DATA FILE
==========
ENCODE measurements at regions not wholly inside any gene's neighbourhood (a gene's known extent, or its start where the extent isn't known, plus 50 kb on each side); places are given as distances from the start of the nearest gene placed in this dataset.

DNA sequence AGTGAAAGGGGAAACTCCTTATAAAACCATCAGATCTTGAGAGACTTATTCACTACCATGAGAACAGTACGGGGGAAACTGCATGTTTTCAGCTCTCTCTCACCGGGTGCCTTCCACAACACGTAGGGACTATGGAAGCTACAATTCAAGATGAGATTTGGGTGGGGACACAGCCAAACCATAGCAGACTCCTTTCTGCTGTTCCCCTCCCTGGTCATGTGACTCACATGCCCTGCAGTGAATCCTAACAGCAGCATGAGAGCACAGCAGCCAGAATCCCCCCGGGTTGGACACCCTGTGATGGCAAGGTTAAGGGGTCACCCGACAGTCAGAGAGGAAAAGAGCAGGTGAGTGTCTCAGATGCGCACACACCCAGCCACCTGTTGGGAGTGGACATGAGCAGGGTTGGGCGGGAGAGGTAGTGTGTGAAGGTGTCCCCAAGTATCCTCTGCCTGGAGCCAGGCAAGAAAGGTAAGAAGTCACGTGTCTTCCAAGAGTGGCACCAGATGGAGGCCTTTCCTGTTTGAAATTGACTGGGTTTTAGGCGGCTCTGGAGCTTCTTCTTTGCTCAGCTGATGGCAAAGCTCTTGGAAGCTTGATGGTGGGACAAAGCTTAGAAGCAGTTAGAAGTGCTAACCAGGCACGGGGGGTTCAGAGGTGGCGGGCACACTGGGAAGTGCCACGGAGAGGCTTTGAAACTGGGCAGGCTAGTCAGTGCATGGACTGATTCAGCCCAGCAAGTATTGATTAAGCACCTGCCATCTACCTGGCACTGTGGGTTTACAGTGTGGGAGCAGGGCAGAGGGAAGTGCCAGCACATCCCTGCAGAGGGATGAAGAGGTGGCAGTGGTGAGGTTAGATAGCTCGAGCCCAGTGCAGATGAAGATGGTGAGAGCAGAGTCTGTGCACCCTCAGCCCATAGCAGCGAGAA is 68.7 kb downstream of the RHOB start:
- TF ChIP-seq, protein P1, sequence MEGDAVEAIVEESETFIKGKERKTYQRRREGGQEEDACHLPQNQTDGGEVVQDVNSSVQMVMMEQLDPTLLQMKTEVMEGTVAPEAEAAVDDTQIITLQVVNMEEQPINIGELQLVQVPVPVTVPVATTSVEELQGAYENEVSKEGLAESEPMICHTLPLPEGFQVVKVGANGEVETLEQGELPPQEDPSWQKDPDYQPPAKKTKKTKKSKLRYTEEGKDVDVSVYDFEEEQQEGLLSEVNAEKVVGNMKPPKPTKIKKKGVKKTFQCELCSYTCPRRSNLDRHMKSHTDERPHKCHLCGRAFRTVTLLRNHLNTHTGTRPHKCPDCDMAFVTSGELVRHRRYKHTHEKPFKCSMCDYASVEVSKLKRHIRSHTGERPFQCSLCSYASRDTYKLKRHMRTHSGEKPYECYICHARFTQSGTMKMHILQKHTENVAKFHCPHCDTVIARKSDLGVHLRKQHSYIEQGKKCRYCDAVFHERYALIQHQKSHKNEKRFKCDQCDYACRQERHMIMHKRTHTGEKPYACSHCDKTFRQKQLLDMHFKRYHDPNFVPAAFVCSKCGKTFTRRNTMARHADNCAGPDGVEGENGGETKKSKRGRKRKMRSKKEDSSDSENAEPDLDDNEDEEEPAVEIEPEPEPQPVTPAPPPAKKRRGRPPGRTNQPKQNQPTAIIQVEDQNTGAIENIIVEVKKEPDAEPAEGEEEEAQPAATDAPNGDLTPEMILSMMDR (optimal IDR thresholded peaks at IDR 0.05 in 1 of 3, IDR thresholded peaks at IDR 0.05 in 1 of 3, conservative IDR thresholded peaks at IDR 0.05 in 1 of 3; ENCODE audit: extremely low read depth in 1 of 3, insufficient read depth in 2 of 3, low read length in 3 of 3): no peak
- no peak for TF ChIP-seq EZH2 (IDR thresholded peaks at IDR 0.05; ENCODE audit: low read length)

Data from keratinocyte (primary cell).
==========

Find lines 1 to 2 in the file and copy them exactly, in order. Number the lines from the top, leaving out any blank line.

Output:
ENCODE measurements at regions not wholly inside any gene's neighbourhood (a gene's known extent, or its start where the extent isn't known, plus 50 kb on each side); places are given as distances from the start of the nearest gene placed in this dataset.

DNA sequence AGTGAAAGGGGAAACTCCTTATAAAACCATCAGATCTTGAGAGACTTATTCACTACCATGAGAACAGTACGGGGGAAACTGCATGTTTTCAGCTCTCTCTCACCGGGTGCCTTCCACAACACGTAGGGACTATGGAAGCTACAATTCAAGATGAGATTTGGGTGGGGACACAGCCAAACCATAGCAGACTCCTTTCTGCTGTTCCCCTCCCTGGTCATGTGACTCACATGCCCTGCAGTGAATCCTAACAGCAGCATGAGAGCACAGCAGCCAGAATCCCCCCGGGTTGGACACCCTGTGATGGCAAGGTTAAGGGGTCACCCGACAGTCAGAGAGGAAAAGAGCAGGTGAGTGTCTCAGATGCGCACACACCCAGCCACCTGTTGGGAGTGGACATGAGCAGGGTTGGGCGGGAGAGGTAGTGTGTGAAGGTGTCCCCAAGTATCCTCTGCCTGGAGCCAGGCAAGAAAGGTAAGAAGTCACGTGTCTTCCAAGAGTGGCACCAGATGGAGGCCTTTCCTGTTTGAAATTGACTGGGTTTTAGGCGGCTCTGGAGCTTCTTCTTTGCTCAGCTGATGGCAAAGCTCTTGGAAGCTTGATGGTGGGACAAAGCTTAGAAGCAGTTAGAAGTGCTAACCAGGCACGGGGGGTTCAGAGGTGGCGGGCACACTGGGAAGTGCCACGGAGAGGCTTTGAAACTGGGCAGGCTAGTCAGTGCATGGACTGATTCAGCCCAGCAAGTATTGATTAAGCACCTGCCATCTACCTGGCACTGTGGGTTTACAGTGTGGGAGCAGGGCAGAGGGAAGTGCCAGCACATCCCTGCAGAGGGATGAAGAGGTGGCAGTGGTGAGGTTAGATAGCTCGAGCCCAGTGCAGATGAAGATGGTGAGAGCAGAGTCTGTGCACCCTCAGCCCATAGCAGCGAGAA is 68.7 kb downstream of the RHOB start: